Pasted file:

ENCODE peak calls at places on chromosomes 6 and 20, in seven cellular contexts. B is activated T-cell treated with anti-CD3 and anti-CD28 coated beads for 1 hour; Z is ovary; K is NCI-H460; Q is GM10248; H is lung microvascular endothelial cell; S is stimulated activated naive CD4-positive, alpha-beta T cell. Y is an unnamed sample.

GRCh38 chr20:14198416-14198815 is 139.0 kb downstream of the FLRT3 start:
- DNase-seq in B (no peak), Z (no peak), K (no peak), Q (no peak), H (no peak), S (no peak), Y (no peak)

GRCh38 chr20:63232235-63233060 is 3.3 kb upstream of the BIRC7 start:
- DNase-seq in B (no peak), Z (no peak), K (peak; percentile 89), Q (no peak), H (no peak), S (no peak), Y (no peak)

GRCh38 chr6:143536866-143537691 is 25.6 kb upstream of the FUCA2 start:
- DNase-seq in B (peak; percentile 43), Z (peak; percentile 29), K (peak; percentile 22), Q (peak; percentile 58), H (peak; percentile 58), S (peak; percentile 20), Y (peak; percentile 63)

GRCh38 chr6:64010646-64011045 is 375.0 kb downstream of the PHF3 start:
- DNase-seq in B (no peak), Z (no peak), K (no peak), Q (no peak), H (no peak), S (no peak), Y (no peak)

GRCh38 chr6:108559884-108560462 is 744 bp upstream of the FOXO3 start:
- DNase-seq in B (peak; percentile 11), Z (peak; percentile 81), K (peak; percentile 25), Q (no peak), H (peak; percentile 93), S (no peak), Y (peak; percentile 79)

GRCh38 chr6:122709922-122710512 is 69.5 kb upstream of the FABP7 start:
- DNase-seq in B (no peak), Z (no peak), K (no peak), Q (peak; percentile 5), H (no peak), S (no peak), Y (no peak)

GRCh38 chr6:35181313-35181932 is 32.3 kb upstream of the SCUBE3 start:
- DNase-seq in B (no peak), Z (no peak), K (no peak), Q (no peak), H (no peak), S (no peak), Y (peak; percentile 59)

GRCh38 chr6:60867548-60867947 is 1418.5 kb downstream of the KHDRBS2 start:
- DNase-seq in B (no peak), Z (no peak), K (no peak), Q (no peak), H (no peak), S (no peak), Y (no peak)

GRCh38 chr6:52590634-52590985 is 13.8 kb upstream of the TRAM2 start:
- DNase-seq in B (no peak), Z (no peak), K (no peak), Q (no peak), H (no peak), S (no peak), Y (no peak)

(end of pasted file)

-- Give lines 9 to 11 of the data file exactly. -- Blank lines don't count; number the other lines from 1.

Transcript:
- DNase-seq in B (no peak), Z (no peak), K (no peak), Q (no peak), H (no peak), S (no peak), Y (no peak)

GRCh38 chr6:108559884-108560462 is 744 bp upstream of the FOXO3 start:
- DNase-seq in B (peak; percentile 11), Z (peak; percentile 81), K (peak; percentile 25), Q (no peak), H (peak; percentile 93), S (no peak), Y (peak; percentile 79)